I’m sitting across from my mother-in-law as we are about to tuck into our Chick-Fil-A burger. We’ve just been for our 40-week pregnancy check-up on Baby Nwabueze and the visit to Chick-Fil-A after every check-up has become a ritual for my wife and I. We would typically drive to the hospital, talk to the nurses, get weighed and listen to Baby Nwabueze’s heart beat, then head over to Chick-Fil-A to tuck into our spicy chicken burger, fries and coke (Dr Pepper for me) and every type of sauce they have to offer. Today is the first time my mother-in-law is accompanying us, and as we tuck into our food, she asks how I’m doing and if I’m enjoying the new experience of being in the USA. I take a bite of my burger and reply that I’m finding Americans refreshingly direct and expressive and that it is bringing out my Nigerian side. My British side is probably offended by the loudness and direct expression, but I like how Americans let you know if they are pissed off or if they are happy.
I go on to explain that I'm starting to understand why Nigerians prefer coming to the USA over the UK, apart from the beautiful weather the UK has to offer. Then she asks me how I am after our move from London, this makes me sit back and take stock on all that has happened since we boarded the flight at London Heathrow. I remember our first day in the Washington DC area: no furniture in the house, just our bed. We decided to head downstairs to make some tea, and discovered there was no kettle. So we did the only sensible thing and searched for a pot to boil the water. We are both flummoxed by the new American oven, and in our jetlagged state proceed to fidgeting with all the buttons in the hope that something would click and give us fire. After a while, we succeed and the flame comes alive. However, our success is short lived as we keep hearing this clicking sound. We decide to switch hobbs, which turns out to be a wrong move, as we end up snapping off the oven hob. Thirty minutes later we finally have our cup of tea, but now the whole house smells of gas. Luckily for us, my brother-in-law agrees to pop over on his way to work with his tool box. It turns out the gas was still while we were enjoying our tea. My brother-in-law manages to turn off the gas with a pair of pliers. Wow, definitely not the start we were expecting to our U.S. adventure, death by gas explosion on our first morning.
This thought probably came to mind to remind me how challenging the transition has been, where something as simple as making a cup of tea in the morning nearly became a life or death situation. Before leaving the UK, I knew I was going to have to step out of my comfort zone, but there is a difference between knowing something and actually doing it. Frustration levels have been sky high, the little things you have become accustomed to taking for granted now have to be relearned--a humbling experience. A big one for me has been learning to drive on the other side of the road, a challenge I have to continually battle with, rewiring my brain. Something as simple as going to the supermarket to pick up groceries has become a challenge requiring patience and taxing my already battered and depleted reserves for logical thinking. Everything now requires conscious effort and willpower. It forces you to engage yourself fully, even in menial tasks.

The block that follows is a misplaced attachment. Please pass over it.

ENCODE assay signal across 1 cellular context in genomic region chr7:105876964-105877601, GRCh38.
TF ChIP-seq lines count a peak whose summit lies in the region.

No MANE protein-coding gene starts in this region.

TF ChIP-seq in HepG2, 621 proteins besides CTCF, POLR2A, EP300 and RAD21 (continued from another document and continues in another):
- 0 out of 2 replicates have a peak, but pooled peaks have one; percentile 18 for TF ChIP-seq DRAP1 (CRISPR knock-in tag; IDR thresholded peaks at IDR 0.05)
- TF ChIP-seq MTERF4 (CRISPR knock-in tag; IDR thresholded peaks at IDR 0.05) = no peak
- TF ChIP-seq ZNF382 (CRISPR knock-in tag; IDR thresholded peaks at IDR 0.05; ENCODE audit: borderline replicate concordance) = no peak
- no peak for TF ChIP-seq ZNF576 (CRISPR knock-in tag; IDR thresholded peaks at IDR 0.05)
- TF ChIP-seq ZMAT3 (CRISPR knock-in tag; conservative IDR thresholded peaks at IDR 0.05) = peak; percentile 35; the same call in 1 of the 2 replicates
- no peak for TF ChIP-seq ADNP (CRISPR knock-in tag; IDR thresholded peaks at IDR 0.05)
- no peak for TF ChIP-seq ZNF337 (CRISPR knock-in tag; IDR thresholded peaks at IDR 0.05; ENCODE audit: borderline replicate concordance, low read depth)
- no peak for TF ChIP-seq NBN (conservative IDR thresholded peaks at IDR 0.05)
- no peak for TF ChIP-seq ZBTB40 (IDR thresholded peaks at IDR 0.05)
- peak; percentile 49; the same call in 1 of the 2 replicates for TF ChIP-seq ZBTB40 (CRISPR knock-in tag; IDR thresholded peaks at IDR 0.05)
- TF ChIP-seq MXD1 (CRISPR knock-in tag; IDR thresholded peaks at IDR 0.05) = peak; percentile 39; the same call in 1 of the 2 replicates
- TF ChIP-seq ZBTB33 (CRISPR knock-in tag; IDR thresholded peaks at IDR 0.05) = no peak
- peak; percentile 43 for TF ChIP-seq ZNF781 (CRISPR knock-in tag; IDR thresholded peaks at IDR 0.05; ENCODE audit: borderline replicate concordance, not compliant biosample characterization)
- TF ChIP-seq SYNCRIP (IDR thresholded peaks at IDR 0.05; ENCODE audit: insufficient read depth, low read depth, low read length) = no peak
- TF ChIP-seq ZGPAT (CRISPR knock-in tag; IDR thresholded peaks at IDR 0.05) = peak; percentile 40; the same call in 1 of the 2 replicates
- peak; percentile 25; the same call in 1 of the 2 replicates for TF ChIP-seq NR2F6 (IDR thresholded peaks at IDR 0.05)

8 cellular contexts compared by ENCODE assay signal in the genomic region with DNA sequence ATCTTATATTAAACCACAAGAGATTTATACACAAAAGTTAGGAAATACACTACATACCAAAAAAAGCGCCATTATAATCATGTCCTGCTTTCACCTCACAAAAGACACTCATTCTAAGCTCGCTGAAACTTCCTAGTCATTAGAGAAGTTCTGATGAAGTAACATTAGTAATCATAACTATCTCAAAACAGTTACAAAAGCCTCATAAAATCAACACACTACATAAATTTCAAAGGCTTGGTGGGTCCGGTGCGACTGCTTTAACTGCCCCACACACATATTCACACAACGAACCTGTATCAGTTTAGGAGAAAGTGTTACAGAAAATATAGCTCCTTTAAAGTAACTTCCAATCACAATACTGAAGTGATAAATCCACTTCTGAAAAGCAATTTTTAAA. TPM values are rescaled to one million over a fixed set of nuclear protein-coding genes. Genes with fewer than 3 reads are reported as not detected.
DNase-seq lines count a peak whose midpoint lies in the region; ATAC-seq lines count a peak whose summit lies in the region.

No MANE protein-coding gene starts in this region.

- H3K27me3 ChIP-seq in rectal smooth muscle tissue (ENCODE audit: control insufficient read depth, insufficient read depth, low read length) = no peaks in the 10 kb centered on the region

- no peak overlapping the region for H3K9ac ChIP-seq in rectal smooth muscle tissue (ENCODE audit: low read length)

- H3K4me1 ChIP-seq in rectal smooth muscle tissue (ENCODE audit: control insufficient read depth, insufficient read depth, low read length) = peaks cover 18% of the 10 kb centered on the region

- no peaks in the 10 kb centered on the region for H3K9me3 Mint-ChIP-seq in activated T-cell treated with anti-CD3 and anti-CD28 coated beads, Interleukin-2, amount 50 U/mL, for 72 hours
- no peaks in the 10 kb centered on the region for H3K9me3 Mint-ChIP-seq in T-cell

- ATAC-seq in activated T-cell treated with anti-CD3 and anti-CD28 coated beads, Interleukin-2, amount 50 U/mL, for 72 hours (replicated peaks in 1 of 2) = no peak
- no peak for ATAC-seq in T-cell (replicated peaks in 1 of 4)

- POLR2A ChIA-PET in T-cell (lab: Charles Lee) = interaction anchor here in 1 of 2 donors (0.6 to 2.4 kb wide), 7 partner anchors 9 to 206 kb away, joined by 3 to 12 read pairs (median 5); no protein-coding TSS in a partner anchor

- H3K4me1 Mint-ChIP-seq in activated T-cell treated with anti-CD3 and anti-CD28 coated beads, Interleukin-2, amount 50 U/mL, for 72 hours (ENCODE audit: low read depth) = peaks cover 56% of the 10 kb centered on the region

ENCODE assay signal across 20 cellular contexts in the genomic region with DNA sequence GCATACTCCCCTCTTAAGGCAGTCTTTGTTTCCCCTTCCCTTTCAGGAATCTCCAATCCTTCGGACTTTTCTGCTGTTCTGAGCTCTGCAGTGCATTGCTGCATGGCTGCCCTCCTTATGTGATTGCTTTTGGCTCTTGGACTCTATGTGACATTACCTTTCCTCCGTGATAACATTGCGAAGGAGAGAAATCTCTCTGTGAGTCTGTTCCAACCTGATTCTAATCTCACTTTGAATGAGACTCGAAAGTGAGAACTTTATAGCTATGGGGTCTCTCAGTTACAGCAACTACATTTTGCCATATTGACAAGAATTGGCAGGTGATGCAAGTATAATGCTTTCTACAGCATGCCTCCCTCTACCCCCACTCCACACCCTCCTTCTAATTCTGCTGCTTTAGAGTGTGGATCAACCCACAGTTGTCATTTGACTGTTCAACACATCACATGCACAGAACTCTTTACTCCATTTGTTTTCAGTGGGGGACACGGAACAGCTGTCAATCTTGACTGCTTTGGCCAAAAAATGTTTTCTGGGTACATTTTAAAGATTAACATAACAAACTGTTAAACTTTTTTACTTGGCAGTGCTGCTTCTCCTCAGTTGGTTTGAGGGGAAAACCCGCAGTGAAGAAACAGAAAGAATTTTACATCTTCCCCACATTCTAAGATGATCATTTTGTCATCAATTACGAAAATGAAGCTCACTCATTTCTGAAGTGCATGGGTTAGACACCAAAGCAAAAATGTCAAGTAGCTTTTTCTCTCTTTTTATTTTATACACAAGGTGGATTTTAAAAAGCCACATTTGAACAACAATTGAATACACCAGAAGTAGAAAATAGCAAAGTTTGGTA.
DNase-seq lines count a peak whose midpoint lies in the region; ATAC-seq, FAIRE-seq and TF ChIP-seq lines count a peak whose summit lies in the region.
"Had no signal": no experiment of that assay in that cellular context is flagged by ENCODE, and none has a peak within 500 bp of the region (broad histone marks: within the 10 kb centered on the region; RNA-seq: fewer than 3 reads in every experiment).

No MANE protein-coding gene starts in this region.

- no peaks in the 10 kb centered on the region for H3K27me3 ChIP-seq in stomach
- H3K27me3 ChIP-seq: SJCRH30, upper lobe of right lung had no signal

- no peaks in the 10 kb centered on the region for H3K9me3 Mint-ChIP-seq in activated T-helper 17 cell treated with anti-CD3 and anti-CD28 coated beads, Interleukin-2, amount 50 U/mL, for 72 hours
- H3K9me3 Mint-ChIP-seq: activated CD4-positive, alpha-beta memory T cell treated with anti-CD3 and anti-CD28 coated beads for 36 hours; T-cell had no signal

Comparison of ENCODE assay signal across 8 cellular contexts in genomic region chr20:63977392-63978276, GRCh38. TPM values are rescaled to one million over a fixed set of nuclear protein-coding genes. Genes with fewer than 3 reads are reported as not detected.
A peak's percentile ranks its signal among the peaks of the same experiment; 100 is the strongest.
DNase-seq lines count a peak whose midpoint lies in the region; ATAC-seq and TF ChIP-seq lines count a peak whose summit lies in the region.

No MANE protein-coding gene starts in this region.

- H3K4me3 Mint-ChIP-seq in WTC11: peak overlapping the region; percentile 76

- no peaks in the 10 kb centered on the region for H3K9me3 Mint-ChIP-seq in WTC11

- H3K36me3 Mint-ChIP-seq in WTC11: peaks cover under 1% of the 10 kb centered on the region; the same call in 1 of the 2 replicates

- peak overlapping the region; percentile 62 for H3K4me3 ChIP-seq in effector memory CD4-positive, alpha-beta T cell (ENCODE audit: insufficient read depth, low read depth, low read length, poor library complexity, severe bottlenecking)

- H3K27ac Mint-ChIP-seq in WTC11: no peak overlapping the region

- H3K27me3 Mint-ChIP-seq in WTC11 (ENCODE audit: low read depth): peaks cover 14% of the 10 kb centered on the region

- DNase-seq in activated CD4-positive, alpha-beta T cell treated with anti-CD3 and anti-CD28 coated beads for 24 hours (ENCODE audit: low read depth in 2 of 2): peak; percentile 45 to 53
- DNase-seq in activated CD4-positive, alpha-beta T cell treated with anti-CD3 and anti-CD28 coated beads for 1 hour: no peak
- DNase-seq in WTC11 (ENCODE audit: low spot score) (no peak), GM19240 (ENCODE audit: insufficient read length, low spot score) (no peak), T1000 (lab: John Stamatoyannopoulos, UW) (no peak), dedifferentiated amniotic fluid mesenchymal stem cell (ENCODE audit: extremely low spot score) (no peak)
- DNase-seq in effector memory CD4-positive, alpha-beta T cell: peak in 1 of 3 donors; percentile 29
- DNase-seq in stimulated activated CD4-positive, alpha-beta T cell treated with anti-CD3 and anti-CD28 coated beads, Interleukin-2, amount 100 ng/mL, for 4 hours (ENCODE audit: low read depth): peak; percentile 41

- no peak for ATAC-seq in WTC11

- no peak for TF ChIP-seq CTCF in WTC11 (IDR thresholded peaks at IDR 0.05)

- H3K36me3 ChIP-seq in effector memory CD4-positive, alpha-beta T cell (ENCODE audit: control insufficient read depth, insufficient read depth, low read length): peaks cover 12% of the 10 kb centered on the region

Within 24 hours of the Chick-Fil-A outing, my wife goes into labor, which triggers more reflection. I replay all the times I’ve had my ass handed to me. There is a long list of times when I have been frustrated by little things, like the electric sockets not working in the bathroom, the ongoing charade at the Maryland Vehicle Association in trying to transfer my UK license to a Maryland license, and having to fix our washing machine twice. On several occasions, I came close to nearly losing the will to live. So it comes as no shock when a routine medical check-up reveals my blood pressure is high. I nearly burst out laughing when the Dr asks me if there is anything that could be causing me stress. Please, Dr stop it, it hurts, don’t make me laugh anymore.
What I have discovered that has really helped when I find myself losing the will to live, is humour. This has definitely helped my relationships with my wife, brother-in law and his wife. The ability to be willing to laugh at yourself and the situation makes all the difference. And having your ass handed to you several times a day creates the perfect conditions for you to learn to humble yourself and take stock of what you have and be grateful for all of it. This mix of humour, humility and gratitude has helped keep my morale up. And as I look forward, I have the excitement and energy to dive back in with my motto of “balls deep”: don’t just dip your toes in, dive in there and make sure you are balls deep.
I’ve decided to set new goals for the next 6 months and use mental skills targets as runway lights for the next chapter of my journey, guiding me on a path to landing. If the last 4 months are anything to go by, I'm sure it will be emotional. I saw this quote on social media (by Sarah Robb O’Hagan) and it captures how I feel at the moment.
Trust the wait
Embrace the uncertainty
Enjoy the beauty of becoming
When nothing is certain
Anything is possible
How do you thrive when you’re out of your comfort zone?